Where does erosion take place in a meandering stream?

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Erosion occurs in many places along the way, but the most significant area is where the stream begins to change course.

This is where high energy flows tear away at banks and undercut them, eventually creating a waterfall.

Erosion also takes place along the other points on a meandering stream as well. The more evidence of water flow you see, such as a rifle or a plunge pool, then that’s typically an area where erosion has taken place.

But what about the place that most of us associate with erosion – the waterfall? What is it that leads to erosion, and is there a relationship between meandering streams and these areas of high energy flow?

Meandering streams are more susceptible to erosion than rivers flowing in straight lines because erosion agents have more room to work.

Erosion agents have more room due to the fact that meanders are deeper, so they can attack banks at greater angles. 

They also have more shallow sections of stream, whereas straight sections are all long or very short. 

The higher water velocity on a meander also allows for greater scour effect of the river bank material, which creates deeper plunge pools.

Here are the points : where is erosion concentrated along a meandering stream?

1. On the downstream end of a meander :

 Where water has caught up with the upstream end after flowing in a straight line for some distance .

There exists a high velocity zone which is also called an acceleration zone .

 Meandering streams slow down when they reach these areas, which allows erosion to take place, because much more material can be eroded away than what would happen on a straight river. These areas are also called subcritical flow.

2. On the outer bank of meanders, headward erosion occurs :

This is because outer banks are protected by the inner, concave bank of the meander.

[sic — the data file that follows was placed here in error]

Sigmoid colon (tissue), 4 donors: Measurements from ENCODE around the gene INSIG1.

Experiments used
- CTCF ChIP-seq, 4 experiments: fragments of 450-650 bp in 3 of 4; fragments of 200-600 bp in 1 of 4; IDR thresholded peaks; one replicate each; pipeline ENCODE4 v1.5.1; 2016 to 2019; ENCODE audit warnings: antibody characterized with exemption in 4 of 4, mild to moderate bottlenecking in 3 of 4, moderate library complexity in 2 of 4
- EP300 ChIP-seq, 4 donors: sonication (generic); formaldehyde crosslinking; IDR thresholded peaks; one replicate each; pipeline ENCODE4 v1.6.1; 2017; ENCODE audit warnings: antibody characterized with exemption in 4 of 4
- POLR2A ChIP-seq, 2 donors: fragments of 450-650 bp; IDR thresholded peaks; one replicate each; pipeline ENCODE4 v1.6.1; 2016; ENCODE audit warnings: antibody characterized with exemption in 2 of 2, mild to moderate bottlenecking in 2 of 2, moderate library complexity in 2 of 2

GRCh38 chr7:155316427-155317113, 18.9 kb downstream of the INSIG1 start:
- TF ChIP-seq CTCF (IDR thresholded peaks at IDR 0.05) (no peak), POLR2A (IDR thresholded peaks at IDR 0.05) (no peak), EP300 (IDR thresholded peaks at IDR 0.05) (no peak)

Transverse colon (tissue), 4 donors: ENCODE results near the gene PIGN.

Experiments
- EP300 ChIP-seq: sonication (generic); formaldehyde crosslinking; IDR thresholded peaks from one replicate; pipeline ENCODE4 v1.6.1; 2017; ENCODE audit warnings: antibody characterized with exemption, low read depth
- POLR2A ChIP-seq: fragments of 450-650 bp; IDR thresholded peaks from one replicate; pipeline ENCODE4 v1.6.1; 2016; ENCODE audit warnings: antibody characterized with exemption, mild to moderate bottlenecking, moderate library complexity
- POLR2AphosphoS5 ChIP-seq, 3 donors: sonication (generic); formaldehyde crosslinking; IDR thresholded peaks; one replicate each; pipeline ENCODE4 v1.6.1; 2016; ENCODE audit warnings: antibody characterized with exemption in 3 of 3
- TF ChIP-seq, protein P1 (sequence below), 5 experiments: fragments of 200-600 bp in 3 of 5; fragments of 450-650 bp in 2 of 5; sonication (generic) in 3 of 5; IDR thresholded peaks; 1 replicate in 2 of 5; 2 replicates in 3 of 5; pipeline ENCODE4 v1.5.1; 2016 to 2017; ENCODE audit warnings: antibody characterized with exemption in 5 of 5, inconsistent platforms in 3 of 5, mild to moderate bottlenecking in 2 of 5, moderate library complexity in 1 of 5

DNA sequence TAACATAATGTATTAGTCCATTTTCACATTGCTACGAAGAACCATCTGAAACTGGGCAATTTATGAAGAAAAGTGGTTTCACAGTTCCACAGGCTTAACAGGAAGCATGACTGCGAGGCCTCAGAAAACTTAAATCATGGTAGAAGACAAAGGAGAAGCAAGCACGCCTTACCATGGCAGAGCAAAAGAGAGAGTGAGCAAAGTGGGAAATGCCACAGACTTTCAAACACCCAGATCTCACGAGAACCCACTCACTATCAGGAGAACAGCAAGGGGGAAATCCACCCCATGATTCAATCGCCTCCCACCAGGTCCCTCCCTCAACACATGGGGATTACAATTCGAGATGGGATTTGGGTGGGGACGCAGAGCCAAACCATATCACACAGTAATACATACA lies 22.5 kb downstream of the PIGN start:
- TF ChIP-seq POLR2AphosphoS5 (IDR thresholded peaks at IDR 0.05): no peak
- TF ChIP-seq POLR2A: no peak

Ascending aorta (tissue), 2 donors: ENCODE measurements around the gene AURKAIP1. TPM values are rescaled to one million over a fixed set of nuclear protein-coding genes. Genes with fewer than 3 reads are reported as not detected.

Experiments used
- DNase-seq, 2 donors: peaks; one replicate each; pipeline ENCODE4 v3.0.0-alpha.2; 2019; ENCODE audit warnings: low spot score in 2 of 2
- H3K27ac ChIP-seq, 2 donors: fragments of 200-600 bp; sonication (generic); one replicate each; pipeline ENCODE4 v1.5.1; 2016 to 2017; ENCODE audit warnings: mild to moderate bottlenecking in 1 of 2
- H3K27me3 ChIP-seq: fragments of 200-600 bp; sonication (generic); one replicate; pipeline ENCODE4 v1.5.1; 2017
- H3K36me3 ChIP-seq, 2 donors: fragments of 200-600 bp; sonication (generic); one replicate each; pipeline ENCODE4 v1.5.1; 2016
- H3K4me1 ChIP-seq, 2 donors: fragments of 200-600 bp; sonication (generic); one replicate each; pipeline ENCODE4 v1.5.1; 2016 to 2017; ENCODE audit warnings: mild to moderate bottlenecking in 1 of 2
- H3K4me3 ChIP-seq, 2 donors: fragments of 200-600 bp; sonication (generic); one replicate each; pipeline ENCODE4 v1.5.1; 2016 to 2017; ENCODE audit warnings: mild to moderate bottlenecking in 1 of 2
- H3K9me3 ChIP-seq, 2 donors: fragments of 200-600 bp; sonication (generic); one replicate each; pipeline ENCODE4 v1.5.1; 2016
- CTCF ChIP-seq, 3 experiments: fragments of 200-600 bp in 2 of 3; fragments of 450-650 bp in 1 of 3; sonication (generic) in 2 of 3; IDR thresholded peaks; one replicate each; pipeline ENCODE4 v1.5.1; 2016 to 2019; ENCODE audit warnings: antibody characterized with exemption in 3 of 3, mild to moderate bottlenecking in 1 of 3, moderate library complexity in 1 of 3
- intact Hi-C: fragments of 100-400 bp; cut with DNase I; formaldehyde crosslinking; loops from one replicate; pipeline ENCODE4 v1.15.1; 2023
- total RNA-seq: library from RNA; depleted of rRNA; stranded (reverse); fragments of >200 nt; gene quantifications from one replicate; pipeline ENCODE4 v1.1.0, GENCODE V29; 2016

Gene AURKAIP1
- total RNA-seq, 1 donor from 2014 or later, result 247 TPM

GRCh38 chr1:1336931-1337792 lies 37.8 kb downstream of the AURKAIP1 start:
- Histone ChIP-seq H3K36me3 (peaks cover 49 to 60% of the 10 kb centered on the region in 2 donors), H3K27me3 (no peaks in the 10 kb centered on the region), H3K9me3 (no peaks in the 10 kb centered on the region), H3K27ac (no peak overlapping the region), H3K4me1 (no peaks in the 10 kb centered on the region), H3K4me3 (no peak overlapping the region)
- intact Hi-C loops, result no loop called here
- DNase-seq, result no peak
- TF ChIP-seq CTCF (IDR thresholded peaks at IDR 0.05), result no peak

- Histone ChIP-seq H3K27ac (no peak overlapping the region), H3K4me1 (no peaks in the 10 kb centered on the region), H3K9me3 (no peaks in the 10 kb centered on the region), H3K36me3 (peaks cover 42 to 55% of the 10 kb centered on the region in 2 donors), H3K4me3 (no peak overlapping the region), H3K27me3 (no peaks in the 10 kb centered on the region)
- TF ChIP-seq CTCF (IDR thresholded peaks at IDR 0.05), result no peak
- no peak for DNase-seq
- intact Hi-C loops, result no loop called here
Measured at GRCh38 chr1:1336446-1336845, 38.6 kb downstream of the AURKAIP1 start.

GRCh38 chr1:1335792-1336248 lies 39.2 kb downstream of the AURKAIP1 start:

Therefore there is not as much erosion occurring on the outside of meanders as compared to straight sections of rivers.

However, as you travel upstream, the outer bank begins to straighten out as it approaches the apex of the curve, allowing for headward erosion to occur which causes widening of meanders.

3. Erosion also takes place along the other points on a meandering stream as well :

The more evidence of water flow you see (such as a rifle or a plunge pool), then that’s typically an area where erosion has taken place.

4. At the place where the meandering water flow slows down or subcritical flow takes place : 

It creates an area for scour along the upstream bank. 

This area allows even more material to be eroded away, thus increasing the amount of plunge pool that can form. 

The greater scour effect occurs because there is less resistance to flowing water due to the low energy of subcritical flow.

5. When the upstream bank material has been eroded away so deeply that it finds itself in the stream channel :

Which creates a plunge pool beneath it where additional erosion can occur when the water flows over this previously eroded material. 

The only way erosion can occur on a straightaway river, with its uniform flow rate, is if there are no erosive agents present at all. 

And that is not true anywhere else on a meandering stream.

6. Erosion can also occur at the downstream end of a meander :

Within the zone of slack water, the water is flowing more slowly and this creates a zone of relatively still water behind it, thus creating a wave-making zone.

 The waves overtake the slower current and slowly break upon the outer bank as they move downstream. This produces a large amount of turbulence which can further erode away material from the bank.

Total amount of erosion will increase as you go from minor to major meanders and then to oxbow lakes and then bifurcations. 

7. The smallest meander in a stream is the most erosion prone :

Meandering streams are often referred to as “weak” rivers, because they have less resistance to flowing water than straight channels. 

They also have far more material available to be eroded, because anything in front of them is easily eroded away. 

A river traveling in a straight line with no obstruction will have less material available for erosion since it does not flow around any obstacles or bends in the channel naturally.

 A river flowing in a straight line will also have less resistance due to the fact that it flows at higher velocity, so there are more erosive agents present for making a more scour effect of bank material .

Area where the stream changes course; and an area where energy and velocity is higher than any other point on a meandering river. 

However, because of all the water present in a straight section of river, much more material can be eroded away than any other place on a meandering stream.

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